By: Cordell Eddings
January 16, 2022 — If you were hoping for a quieter, less contentious, more predictable 2022, we think you’ll be disappointed.
You, and everybody else. Social scientists and cultural critics have noted the rise in nostalgia during the pandemic—reflecting society’s desire to return to a more predictable and stable world. A recent Nielsen study tracking the effects of COVID-19 on entertainment choices showed that more than half of consumers reported finding comfort in revisiting television shows and music they enjoyed in their youth. Perhaps the never-ending series reboots, the return of Crystal Pepsi, and wired headphones making a comeback conjures up a simpler world before stock prices were driven by social media mobs, when work ended when people left the office, and we did not have to think about which mask to wear.
But there will be nothing simple about this year. We expect 2022 to be a year of action as November’s midterm elections and the Build Back Better Act—which we expect to pass by the end of Q1—drive top priorities of the Democratic legislative agenda.
But we do not expect the action to stop there. After two years of uncertainty, lockdowns, and partisan battles, the pressure is on policymakers to make sure the 2022 outlook is brighter. They have work to do. Across a number of sectors, we expect them to be busy, pushing for a number of regulatory and legislative initiatives that will present underappreciated policy catalysts.
Below we walk through some of the more underappreciated policy themes we expect this year—beyond Build Back Better—that we think companies, investors, and industry should be paying attention to. So, buckle your seatbelts and settle in for what promises to be a year of policy catalysts.
An Unprecedented Sustainable Energy Policy Push
We believe the Build Back Better Act’s slow progress through Congress is unlikely to deter an unprecedented policymaker push on expanding sustainability policy in 2022. A conservative US Supreme Court, coupled with upcoming midterm elections, has increased the urgency for climate action while Democrats control Congress. This expansion of sustainability policy will take two forms: 1) a heightened focus on resilience that will extend beyond grid reliability to topics such as renewable energy supply chain security; and 2) an intensified focus on sustainability outside of power sector decarbonization that will include issues such as the presence of “forever chemicals” in drinking water and the decarbonization of gas utilities.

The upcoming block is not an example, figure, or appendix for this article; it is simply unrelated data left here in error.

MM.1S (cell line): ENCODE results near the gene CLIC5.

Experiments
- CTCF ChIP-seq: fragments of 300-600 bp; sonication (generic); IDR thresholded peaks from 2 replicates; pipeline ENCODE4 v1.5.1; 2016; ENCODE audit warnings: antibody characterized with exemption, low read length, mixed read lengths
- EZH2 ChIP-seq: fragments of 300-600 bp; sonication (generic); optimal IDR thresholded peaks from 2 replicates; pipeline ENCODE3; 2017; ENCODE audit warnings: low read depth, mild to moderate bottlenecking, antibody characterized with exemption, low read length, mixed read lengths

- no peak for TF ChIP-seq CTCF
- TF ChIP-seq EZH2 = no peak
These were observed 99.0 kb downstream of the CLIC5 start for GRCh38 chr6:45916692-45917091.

Forced Hands and Regulatory Clarity in Crypto
This year will be a pivotal for shaping the landscape of crypto regulation as the Securities and Exchange Commission (SEC) and other agencies tackle problems in the rapidly evolving market. We think regulators will make the most progress on establishing rules for stablecoins and harmonizing treatment of crypto transactions with existing requirements for large cash transactions. But developing events, controversies, and plans from companies in a crypto landscape that is becoming ever more individual investor-facing, will force regulators to grapple with overseeing this burgeoning market. They also will have to confront questions raised by the ambitions of big companies with global footprints and entrepreneurs whose products will compel officials to consider whether, and how well, they adhere to laws in areas from securities to consumer protection.